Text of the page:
Some 30 months ago, I bought a Google Pixel. It was probably the first high-end phone I’d ever bought. But I didn’t pick it up for the flashy camera, sleek design or crisp HD screen. Those were all added bonuses to the main draw of this device for me: Google Daydream.
Fast forward to today and I’ve just shelled out for my next phone: a Pixel 3a. It’s also Google’s first phone that doesn’t support Daydream. I had no hesitation in picking one up.
Daydream was intended to be Google’s big VR push, throwing its hat into the ring against Facebook, Valve and Sony. It had a lot of promising features, like a low-cost VR viewer designed to be comfortable and accessible and a motion controller that moved mobile VR input forward. Most importantly, though, Daydream was designed to work across a broad range of Android devices, opening floodgates and getting VR content onto the heads of hundreds of thousands, if not millions of people.
Sadly, that didn’t really happen.
A Dream Dies
One way or another, Daydream just never really took off like we’d hoped it might. What was initially intended to be a wide range of VR headsets from varying manufacturers ended up being just one device from Google itself. Games from major developers and publishers launched to paultry sales figures not even a fraction of their usual standards. Today the platform’s storefront is still pushing apps that arrived on launch day and obscuring its list of new arrivals.
Most damaging of all though is the arrival of Pixel 3a, a phone designed to reverse Google’s slowing smartphone sales. The lack of Daydream support, paired with recent executive comments about switching focus to services over hardware, feels like the inevitable admission of defeat. And my heart bleeds for it.
I really did have a soft spot for Daydream. In its early days, Google seemed to be making strides in developer relations; it even got EA to release the only full VR game it’s ever launched. But, as I’ve said before, the platform became home to some of VR’s most obscure gems. These were games and experiences from creators that were really thinking outside the box. Many of the best projects, like Virtual-Virtual Reality and Eclipse: Edge of Light, went on to live new lives on other platforms.
But for every game that made the jump, there are two or three that didn’t. In fact, I’d argue there’s enough worthwhile Daydream-exclusive content out there that you should pick up a cheap headset provided you already have a compatible smartphone. Let’s take a look at some of them.
One app that always comes to mind is the bizarrely lovable Untethered. It was as quirky as VR gaming gets, a VR series from the makers of That Dragon, Cancer that casts you as various inhabitants in a small town in Oregon. In its first episode, you were a radio DJ that could use your voice to progress the story. I remember feeling pretty lost in the experience as I explored its impressively interactive environment. It was one of the first VR apps that presented a living, breathing world, no matter how small. It broke down important barriers in immersion.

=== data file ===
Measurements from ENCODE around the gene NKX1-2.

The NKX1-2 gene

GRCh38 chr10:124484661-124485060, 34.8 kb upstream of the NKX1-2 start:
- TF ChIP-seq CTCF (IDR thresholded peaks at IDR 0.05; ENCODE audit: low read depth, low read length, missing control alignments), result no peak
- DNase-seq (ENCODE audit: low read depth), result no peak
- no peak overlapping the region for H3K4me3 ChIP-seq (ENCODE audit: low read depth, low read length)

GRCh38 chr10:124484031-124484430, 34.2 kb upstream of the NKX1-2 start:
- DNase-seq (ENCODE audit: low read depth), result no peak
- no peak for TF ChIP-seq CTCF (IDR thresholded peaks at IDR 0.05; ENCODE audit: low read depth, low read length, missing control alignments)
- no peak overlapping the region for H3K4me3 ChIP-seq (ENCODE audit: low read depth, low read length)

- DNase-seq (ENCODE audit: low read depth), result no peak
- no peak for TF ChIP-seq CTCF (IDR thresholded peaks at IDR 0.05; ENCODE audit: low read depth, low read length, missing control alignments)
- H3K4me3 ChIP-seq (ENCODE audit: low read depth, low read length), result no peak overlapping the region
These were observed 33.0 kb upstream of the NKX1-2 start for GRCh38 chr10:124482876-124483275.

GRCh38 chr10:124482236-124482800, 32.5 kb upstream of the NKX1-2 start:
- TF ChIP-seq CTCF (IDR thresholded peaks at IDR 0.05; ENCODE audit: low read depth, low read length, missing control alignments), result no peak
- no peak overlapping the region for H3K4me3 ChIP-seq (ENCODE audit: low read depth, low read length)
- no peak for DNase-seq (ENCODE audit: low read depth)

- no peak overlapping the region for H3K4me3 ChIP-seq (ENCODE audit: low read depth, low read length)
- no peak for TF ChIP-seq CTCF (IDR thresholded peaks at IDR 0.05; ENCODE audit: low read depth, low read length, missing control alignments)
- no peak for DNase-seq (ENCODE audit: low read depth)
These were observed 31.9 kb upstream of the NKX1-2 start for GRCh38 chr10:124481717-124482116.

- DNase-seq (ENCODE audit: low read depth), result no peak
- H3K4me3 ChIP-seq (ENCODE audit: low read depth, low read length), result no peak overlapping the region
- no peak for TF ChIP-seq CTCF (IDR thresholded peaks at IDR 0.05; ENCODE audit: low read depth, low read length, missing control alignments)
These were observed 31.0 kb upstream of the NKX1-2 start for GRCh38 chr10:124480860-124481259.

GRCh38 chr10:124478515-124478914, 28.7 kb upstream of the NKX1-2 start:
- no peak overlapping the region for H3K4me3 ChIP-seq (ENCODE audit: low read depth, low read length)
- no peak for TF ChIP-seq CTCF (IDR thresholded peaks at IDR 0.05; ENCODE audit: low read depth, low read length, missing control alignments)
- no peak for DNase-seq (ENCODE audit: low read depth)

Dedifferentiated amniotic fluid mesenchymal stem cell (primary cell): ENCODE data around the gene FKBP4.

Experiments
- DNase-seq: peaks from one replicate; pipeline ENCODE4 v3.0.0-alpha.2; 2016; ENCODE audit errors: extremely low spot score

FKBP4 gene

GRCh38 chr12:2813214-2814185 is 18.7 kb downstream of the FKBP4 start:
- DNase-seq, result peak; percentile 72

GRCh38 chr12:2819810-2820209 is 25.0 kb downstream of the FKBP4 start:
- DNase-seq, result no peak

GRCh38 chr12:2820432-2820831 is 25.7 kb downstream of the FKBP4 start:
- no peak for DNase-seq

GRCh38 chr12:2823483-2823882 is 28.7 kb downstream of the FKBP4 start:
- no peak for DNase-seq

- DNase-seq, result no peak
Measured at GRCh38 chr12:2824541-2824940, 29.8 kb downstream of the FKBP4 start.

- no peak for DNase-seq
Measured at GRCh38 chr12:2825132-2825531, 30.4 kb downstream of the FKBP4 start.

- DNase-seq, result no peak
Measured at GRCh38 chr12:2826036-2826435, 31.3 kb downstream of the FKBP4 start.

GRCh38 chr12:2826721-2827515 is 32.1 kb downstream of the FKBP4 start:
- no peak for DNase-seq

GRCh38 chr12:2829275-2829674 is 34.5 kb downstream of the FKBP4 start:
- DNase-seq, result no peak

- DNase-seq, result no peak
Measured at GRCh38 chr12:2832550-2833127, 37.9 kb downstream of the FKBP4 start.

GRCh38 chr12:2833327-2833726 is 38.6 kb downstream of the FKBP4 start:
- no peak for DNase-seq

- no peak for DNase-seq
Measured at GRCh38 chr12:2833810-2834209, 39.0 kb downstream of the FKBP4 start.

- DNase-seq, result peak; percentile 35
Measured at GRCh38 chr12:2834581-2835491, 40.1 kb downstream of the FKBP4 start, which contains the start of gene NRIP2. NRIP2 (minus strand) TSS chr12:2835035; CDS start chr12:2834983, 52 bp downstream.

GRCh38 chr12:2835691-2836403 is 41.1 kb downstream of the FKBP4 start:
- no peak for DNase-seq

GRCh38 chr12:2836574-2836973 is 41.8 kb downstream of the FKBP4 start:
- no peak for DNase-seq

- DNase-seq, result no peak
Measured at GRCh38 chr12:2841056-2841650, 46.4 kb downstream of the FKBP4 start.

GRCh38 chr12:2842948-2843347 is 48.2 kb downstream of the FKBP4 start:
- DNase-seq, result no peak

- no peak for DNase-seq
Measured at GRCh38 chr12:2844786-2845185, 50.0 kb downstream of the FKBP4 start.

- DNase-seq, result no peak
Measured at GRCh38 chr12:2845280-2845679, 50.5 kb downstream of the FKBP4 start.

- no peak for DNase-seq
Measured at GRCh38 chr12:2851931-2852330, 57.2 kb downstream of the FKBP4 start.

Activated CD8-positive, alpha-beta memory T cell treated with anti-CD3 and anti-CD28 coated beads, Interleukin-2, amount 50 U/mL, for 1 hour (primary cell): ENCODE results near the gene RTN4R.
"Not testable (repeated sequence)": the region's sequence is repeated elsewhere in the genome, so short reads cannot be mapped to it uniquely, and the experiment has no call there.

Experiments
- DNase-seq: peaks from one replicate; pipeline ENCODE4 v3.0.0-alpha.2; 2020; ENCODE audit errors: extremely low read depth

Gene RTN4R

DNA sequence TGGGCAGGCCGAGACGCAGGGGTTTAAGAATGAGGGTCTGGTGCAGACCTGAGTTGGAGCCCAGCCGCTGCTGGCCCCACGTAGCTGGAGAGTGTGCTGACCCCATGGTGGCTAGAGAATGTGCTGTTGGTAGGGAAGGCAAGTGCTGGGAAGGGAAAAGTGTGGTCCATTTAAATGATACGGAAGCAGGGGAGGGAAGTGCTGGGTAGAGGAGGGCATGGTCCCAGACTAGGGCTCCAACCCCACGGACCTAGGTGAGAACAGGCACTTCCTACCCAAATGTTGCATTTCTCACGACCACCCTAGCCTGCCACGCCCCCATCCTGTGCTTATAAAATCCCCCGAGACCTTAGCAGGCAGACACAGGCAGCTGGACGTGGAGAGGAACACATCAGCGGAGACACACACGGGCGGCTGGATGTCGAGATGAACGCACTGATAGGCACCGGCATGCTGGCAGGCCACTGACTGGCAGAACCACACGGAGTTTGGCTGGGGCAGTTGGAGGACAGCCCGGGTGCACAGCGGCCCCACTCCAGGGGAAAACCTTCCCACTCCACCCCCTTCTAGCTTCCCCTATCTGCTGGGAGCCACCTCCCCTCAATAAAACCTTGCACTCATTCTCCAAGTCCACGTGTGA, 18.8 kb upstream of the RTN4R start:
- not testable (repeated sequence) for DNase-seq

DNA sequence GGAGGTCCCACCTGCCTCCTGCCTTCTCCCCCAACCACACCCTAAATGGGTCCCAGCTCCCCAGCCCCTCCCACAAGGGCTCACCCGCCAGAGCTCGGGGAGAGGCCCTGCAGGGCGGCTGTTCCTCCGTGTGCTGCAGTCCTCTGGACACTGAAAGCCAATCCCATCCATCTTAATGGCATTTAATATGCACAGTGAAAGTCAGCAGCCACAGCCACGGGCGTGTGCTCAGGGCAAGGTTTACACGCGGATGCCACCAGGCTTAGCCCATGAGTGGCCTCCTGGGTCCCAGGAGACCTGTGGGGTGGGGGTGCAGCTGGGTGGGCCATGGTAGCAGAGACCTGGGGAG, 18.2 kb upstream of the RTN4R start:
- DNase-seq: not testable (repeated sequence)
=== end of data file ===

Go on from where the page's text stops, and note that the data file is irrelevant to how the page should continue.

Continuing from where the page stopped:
Sadly, Numinous last year confirmed the third episode was on hold after the company lost funding mid-development. Not surprising given Daydream’s slow uptake, but no less heartbreaking. Maybe one day we’ll get to see the conclusion the series deserves.
Blade Runner: Revelations
Daydream was also home to some significant tie-in games. Blade Runner: Revelations, for example, was launched as a showcase for Daydream’s lone standalone headset, the Lenovo Mirage Solo, and used Google’s Seurat framework now seen in Vader Immortal. Set between the events of the two films, you play a detective doing what everyone seems to do in this universe; hunting down rogue androids named Replicants.
What made Revelations interesting was its focus on investigation and clue-finding. There were action-packed moments, but the game was really interested in creating tension between you and the subjects you interview. It’s also one of the best-looking VR games you can find on mobile hardware.
So Let Us Melt
One of the prime examples of just how under the radar many of Daydream’s games have flown. The Chinese Room is a beloved UK developer best known for games like Everybody’s Gone To The Rapture and Dear Esther. Many would assume the developer hasn’t made another game since then. Quite the opposite in fact; its next storytelling epic is only available on Daydream.
So Let Us Melt is very different from the studio’s other narrative-driven games, though. It’s a far-flung sci-fi epic that takes you on a historic tour of the future. It’s an experience about companionship and nurturing relationships to enjoy what fosters from them. It’s also inherently weird and wondrous, with imagery and music you won’t soon forget. There’s still a part of me that hopes So Let Us Melt lives again on other platforms. It deserves to be seen.
Supermassive is another developer you might be surprised to learn worked on Daydream. In fact, it did so quite recently; Shattered State only launched on the platform late last year. It might be the best example of how obscure the platform has become, seemingly getting less than 100 installs since launch.
Don’t let that deter you from seeking it out, though. Shattered State is like a self-contained episode of Homeland, 24, or any other high-octane political thriller. You play as the director of an intelligence agency in a recently-established country. As a terror threat unravels you have to make tough decisions and watch them unfold right in front of you. It’s simple, daft and rightly involving. A guilty pleasure of a VR experience if there ever were one.